A little more than a month ago, we announced your meaty contenders for Battle of the Burger 2015. Now we present the top 20 patties in town, from diner-inspired cheeseburgers (Burger Joint) to tried-and-true classics (Minetta Tavern), decided by the critics that matter most: our readers! Check out these mouthwatering burgers and see if your choice made the top of our list.
RECOMMENDED: See more on the Battle of the Burger
Local loyalists can argue over the supposed sacrilege of the uptown mainstay’s recent downtown expansion all they want, but there’s one thing you simply can’t argue: Whichever location you frequent, the burgers are first-rate. Since 1972, the UES tavern has issued its half-pound marvels, served superbly juicy and open-faced with rings of red onion and crinkle-cut pickle chips, across green-checkered tabletops. A curlicue tangle of bacon, cooked to a crisp in the broiler, is technically optional (for 45 cents more), but real burger lovers know it’s straight-up mandatory. 1291 Third Ave (212-744-0585). $11.50.
We’re comfortable saying New York beats Los Angeles in most things (sorry, not sorry), but even Big Apple burger purists welcomed Adam Fleischman’s Cali-bred umami temple with lengthy lines upon its 2013 NYC debut. And it’s not hard to see why: The six-ounce, house-chopped patty is blitzed with umami flavor (the hard-to-describe “fifth taste,” after sweet, sour, salty and bitter), courtesy of stewy roasted tomatoes, shiitake mushrooms, caramelized onions and a crispy Parmesan wafer. Lusciously rich and downright sensuous, it is the kind of burger you want to be alone with. Various locations (umamiburger.com). $11.50.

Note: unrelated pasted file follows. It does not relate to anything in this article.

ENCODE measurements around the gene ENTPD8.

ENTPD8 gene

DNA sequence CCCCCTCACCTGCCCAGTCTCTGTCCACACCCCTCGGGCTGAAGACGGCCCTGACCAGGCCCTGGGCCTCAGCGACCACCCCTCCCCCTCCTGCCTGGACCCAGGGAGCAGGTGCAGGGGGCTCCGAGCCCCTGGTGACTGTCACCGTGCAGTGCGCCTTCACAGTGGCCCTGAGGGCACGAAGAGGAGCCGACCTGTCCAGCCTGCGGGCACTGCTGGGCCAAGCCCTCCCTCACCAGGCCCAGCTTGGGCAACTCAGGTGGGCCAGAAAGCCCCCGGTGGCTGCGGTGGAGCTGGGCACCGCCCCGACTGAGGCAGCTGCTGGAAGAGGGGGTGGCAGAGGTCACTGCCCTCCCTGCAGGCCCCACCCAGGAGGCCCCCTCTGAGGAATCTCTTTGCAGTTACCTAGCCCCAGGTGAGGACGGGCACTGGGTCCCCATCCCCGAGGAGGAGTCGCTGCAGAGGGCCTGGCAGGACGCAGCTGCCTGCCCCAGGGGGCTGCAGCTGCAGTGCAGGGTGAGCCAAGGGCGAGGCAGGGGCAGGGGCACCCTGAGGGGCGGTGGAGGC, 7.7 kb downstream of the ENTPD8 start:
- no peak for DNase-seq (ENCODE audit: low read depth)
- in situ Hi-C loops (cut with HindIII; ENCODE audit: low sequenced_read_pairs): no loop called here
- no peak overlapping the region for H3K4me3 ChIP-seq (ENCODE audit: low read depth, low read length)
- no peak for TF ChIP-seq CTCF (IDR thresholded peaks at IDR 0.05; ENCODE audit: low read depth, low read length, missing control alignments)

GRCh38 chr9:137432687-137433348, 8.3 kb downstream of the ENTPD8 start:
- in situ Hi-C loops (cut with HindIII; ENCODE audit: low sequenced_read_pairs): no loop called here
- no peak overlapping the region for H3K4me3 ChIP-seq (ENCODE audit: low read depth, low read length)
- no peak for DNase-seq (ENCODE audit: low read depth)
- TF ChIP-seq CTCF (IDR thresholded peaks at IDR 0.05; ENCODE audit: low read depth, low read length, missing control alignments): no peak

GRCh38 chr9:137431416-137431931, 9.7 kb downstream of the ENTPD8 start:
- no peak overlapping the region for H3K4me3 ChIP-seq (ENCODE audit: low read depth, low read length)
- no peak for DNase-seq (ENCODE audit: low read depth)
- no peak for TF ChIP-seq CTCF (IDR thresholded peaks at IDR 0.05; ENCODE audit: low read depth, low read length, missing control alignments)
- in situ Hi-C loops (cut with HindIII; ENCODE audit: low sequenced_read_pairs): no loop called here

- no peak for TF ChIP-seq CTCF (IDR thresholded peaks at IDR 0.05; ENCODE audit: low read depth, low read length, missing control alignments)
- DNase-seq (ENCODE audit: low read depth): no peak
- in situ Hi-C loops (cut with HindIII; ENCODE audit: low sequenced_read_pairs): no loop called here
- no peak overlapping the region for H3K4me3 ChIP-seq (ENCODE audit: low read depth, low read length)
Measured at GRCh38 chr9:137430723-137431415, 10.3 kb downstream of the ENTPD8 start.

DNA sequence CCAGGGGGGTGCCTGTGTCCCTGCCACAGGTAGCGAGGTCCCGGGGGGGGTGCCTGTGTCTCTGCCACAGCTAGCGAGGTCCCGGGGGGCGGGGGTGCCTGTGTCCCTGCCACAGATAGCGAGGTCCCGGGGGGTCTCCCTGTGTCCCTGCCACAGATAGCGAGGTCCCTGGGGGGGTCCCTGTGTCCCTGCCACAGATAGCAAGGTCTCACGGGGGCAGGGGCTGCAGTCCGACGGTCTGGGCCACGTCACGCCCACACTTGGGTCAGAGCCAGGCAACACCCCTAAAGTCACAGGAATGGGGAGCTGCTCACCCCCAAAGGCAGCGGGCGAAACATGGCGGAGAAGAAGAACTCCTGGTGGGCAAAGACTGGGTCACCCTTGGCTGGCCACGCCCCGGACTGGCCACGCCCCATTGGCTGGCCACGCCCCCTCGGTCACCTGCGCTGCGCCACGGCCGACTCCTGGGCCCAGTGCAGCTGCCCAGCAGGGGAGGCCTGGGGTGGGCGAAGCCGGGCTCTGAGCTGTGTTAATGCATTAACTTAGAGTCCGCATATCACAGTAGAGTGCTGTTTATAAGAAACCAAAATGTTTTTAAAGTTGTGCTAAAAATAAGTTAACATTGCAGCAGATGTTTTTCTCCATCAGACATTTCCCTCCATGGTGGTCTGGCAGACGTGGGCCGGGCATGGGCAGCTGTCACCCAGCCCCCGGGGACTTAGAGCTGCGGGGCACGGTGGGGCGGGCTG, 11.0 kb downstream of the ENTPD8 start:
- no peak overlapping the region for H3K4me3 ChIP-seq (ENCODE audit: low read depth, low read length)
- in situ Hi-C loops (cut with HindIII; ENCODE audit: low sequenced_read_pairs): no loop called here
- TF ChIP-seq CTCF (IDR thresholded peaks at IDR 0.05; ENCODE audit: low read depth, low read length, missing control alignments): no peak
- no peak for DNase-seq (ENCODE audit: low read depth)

It’s hard to believe there was ever a time when burgers weren’t on the menu at Minetta Tavern. They were introduced to the nearly eight-decades-old dining room with the Keith McNally–led reboot in 2009 and have been synonymous with the joint ever since. Fittingly, Minetta’s take is an exercise in Old World simplicity—there isn’t even cheese on the thing. Instead, it’s a hefty nine-ounce puck of mineral-funked beefiness, bathed in clarified butter and seared like a steak for less than five minutes. Only a swath of silky caramelized onions joins the patty on the custom Balthazar seeded bun, because when the meat’s this good, you don’t need anything else. 113 MacDougal St (212-475-3850, minettatavernny.com). $28.
Okay, so the cat’s out of the bag for Marc Forgione’s off-menu burger: At 1:20pm each afternoon, the sleek Tribeca steakhouse tweets out the day’s available quantity of burgers—sometimes 10, a dozen if the team’s feeling generous. (It’s first come, first served and only available at the bar.) You’ll understand what the fuss is about when you nab one, with a melt-upon-contact blend of prime brisket, short rib and dry-aged rib eye loaded on a soft-but-sturdy house-made bun with bourbon-sloshed caramelized onions and beer cheese laced with cheddar, fontina and Brooklyn lager. 363 Greenwich St (212-226-4736, americancutsteakhouse.com). $21.
Meet one of NYC’s worst-kept secrets: The cultish patty slinger “hidden” behind floor-to-ceiling curtains in the lobby of Le Parker Meridien hotel—there’s a second less clandestine location in the West Village—is home to one of New York’s most mouthwatering burgers. Keeping with the junky, faux-retro diner digs, the five-ounce cheeseburger smacks of fast food (a squishy, humble Arnold bun; generous squirts of Hellmann’s and Heinz) but features upgraded ingredients: A hunk of Nebraska-sourced house-ground beef shoulder comes smothered with mild Colby and white cheddar cheeses plus a mess of textbook toppings (lettuce, tomato, onion, pickle). Various locations (burgerjointny.com). $8.96.
Despite the name and FiDi location, this expansive dining room has none of the raucous beer-slinging madness of nearby bro-attracting spots. High ceilings, soft music and a crowd of midday suits keep things tame, and this Angus beaut is similarly composed—lightly seasoned, lean patties start off on the flame grill and are finished off in the broiler. Sweet Hawaiian buns cradle the juicy meat, with hand-cut fries or a salad to round out the platter. 110 John St (opendoornyc.com). $12.